In my book this parable is pure gold. I haven’t met a group yet, that when asked to take this parable literally instead of figuratively doesn’t get flustered and angry. We silly western capitalists with our sense of “just economics” all screwed over by the scriptures.

In all honesty though, in focusing on the economics of the parable (which we’ll get to later), we miss the comparison. The empire of God is not like workers (although they are important), rather the empire of God is like a vineyard owner who needs to get the harvest in. The repeated action of seeking and hiring laborers throughout the day speaks of urgency for a fast and speedy resolution of the harvest. This vineyard owner is not one to risk the crop when there are plenty of workers to be found. When approached through the estate owner, the empire of God is demonstrated to have immediacy about it and will act with insistence, regardless the cost.

Queer people of faith are often questioned as to why we remain with institutions of religion that from some parts spew hate and bigotry. We stay because we know this urgency - the necessity to resist the notion that God’s compassion is reserved only for heterosexuals, the necessity to help all connect with the Sacred who created fluid sexuality, the necessity to transform a culture which still seeks to subjugate queers as “abnormal” and, therefore, “sub-human.” Yes, we queer people of faith know the urgency to stake our claim in an empire which stands against discrimination, hate, and humiliation and stands for acceptance, love, and liberation.

Like Keshiri's photograph queer people know that the urgency of addressing our situation from within faith communities outweighs the cost of the backlash created, or in the language of the parable, the cost of the labor needed.

And what about those laborers – all paid the same even though all did not work the same? When approached through the laborers and their reactions against one another the parable seems to peer deep into the soul of the gay community. Far from what the stereotype suggests, the gay community is not a monolithic entity. It is porous, disjointed, and from time to time at enmity with itself. Queer folk arrive at different junctures onto the scene – some younger, some older, some bold, some timid, some excitedly and some slowly. From all this mix of chaos a queer orthodoxy or "homodoxy" (as I heard this dynamic recently referred to) and its accompanying hierarchy arises. Much as the workers of our parable feel there should be an economic hierarchy based on the number of hours worked.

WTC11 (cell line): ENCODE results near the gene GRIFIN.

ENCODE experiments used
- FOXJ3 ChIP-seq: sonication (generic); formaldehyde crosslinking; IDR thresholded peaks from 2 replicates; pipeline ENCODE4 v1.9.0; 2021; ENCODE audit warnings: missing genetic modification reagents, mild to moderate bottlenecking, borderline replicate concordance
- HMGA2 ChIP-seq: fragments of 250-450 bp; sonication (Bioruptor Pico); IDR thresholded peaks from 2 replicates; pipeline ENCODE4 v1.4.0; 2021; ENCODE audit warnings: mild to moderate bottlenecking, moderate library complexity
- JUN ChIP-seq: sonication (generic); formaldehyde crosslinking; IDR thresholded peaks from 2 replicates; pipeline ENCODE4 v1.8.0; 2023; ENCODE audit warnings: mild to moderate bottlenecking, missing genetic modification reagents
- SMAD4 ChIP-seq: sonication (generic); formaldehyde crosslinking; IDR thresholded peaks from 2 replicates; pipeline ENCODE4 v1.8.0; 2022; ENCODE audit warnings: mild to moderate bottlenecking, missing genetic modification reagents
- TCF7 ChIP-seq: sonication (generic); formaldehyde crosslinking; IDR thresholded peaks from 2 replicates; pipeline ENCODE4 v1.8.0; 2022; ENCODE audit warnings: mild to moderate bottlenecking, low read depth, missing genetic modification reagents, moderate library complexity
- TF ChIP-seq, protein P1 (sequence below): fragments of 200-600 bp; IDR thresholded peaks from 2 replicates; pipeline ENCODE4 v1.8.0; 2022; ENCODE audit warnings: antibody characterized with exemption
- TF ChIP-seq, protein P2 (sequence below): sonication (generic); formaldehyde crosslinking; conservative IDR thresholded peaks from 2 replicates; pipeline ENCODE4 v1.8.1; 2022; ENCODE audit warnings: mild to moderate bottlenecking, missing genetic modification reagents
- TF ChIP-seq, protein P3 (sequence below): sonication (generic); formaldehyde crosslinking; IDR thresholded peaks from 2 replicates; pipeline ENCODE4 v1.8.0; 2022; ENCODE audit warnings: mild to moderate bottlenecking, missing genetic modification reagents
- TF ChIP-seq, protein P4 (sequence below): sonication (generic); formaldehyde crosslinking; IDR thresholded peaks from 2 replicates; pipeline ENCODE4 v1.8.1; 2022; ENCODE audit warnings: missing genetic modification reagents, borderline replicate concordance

This parable – from the workers point of view – flies in the face of our homodoxies. It says that no one les-bi-gay-trans-intersex-asexual-queer person is gayer or more dyke then the next queer person. It reminds gay and bisexual men that we are all queens regardless of how hard or soft our bodies are. It lets lesbians know that not all males are patriarchal. It reminds us that the grace to transition genders so as to be congruent is a gift of life, to be born with both sets of genitalia is just as human an experience as to be born with one of the other, and the dualism between in/out of the closet has more to do with our mental attitudes than reality.

"The last shall be first” we are told is the point of the parable. The image of the estate owner honoring the last in front of those who were first drives home another point: blessed are those who take no offense.

Thursday, November 1, 2012

Defined By Fairy Dust (Mathew 18:21-35)

Prayers and Love to all those affected by the Super Storm Sandy.

Peter came up and asked Jesus, “When a sister or brother wrongs me, how many times must I forgive? Seven times?”
                “No,” Jesus replied, “not seven times; I tell you seventy times seven. And here’s why,
                “The kindom of heaven is like a ruler who decided to settle accounts with the royal officials. When the audit was begun, one was brought in who owed tens of millions of dollars. As the debtor had no way of paying, the ruller ordered this official to be sold, along with family and property, in payment of debt.
                “At this, the official bowed down in homage and said, ‘I beg you, your highness, be patient with me and I will pay you back in full!’ Moved with pity, the ruler let the official go and wrote off the debt.